August 25, 2015
Amina Abdullahi contemplated suicide after discovering she was both pregnant and living with HIV, but after giving birth she feels differently and urges others not to give up hope.
In Nigeria, 3.4 million people are living with HIV, 80 per cent of whom will have contracted the virus through heterosexual sex (UNAIDS). And around the world half of all new HIV infections occur in those who are 25 and under (Women Deliver).
Amina*, from Kaduna State, North Central Nigeria, is now a 26-year-old mother of one. Both her and her baby are living with HIV and have had to deal with the pain of stigma they’ve faced as a result of their HIV status.
Sexual and reproductive health
Amina comes from a poor family, but as the first child her parents did all they could to send her to school. When she gained admission into university, her parents and entire family were very proud of her. Her dad sold some of his property to pay for her fees while her mum borrowed money from friends. Amina wanted to be an established businesswoman who would make her family proud and support her siblings.
Two years into her studies, Amina met Kabiru. He was handsome and generous, providing her with money to take care of her needs. When Kabiru asked her out she gladly accepted and, three months later, she moved in with him. She was in love and life seemed perfect.
Although Amina and Kabiru had maintained a no-sex relationship Kabiru never complained. Amina says: “This made me love him even more.” But one night, three weeks after she moved in with him, Kabiru said he had endured long enough and that, if she truly loved him, she would have sex with him.
Amina had grown to trust Kabiru so she agreed but he had no condom. She initially refused but he assured her that he was safe and would withdraw prior to ejaculation so she wouldn’t get pregnant. Amina says: “I was naive and blinded by my feelings for him, so I agreed. But a month later I started feeling sick.”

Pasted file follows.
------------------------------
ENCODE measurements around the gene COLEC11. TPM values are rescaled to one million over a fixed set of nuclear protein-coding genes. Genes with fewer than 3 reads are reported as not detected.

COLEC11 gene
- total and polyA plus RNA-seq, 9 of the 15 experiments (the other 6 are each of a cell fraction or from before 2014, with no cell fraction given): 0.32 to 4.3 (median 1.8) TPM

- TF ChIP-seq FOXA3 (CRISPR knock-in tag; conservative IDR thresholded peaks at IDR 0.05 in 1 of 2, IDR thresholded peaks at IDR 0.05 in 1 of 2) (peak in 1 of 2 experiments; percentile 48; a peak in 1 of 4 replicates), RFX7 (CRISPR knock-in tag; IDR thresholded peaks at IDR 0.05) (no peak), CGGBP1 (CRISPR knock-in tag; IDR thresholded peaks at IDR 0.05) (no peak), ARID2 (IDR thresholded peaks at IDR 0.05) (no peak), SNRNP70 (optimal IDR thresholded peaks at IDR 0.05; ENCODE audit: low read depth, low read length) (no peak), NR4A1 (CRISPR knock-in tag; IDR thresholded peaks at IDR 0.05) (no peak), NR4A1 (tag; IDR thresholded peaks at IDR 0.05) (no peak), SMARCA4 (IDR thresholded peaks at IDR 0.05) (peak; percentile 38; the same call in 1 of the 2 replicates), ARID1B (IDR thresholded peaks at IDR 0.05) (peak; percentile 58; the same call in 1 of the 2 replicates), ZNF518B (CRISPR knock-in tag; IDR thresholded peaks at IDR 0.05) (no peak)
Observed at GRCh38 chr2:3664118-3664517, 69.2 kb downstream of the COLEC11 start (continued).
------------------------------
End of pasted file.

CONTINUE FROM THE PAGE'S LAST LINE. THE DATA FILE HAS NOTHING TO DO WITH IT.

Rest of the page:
Amina went to the doctor who confirmed she was pregnant. Then, two days later, she got a call from the hospital to come back. When she got there, the doctor revealed to her that, after further tests, she was living with HIV.
“I felt ashamed and betrayed by Kabiru,” says Amina. “I accosted him to disclose his true HIV status to me. He said he was negative but would not go for any test to confirm this. It was then I realised I had been deceived.
“I thought of the disappointment it would bring to my parents. I was confused and felt the only way to escape the situation was to take my life. I went back home and tried taking poison. But just when I was about to ingest the substance, which I had bought on my way back from the hospital, I realised I had another life inside me and it would be unfair to end the innocent baby’s life without giving it a fair chance.
“I decided not to. Instead I chose not to go back home to my parents until I delivered the baby. And that has been my resolve.”
Amina has almost finished her studies and she hopes her story will touch the lives of other young women, showing them they should not give up hope as living with HIV does not limit someone from realising their dreams. She still believes she can become a successful businesswoman and take her family out of poverty. She also wants to get married and have more children.
Amina says: “I believe one day various cultures and religious groups will learn to accept people living with HIV and there will be no discrimination.”
Amina regrets not having accessed family planning services, including those which can help prevent transmission of HIV from mothers to their babies, as was advised by the doctor. Amina didn’t go because of stories she’d heard from other women which made her fear being discriminated against. She now understands how important it is to speak out and change attitudes.
Integrating sexual and reproductive health with HIV services can increase the range of services provided to and taken up by communities, saving time and money in resource poor settings.
Amina says: “I hope for a better health policy by the government that would discourage stigma and discrimination and support women living with HIV to access comprehensive sexual and reproductive health services, especially to improve the prevention of mother-to-child transmission of HIV.”
* All names changed to protect interviewees’ identities
Nnamdi Eseme is from Nigeria and is a member of the Key Correspondents network which focuses on marginalised groups affected by HIV, to report the health and human rights stories that matter to them. The network is supported by the International HIV/AIDS Alliance.